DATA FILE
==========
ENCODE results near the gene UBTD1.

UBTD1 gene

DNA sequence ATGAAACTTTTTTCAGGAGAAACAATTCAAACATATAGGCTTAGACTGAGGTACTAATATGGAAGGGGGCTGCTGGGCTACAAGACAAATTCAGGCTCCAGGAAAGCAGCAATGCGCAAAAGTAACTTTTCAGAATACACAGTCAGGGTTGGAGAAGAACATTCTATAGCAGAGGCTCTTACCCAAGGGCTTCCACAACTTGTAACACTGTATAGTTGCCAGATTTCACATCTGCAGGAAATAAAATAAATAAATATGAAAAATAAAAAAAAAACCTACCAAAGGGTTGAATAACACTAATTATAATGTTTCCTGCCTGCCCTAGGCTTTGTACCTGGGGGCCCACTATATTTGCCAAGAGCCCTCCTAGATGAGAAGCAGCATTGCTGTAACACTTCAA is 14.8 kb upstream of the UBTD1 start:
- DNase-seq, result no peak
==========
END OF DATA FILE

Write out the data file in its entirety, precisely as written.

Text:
ENCODE results near the gene UBTD1.

UBTD1 gene

DNA sequence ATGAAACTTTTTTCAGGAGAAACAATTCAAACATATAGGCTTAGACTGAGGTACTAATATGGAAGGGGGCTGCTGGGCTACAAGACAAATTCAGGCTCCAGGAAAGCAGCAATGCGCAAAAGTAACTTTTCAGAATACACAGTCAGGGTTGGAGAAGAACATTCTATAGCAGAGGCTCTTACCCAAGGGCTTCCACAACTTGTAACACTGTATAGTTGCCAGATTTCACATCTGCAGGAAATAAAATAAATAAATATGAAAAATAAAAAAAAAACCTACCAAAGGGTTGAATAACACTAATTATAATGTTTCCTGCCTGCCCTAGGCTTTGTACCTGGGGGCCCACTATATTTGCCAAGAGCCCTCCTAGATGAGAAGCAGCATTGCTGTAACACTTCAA is 14.8 kb upstream of the UBTD1 start:
- DNase-seq, result no peak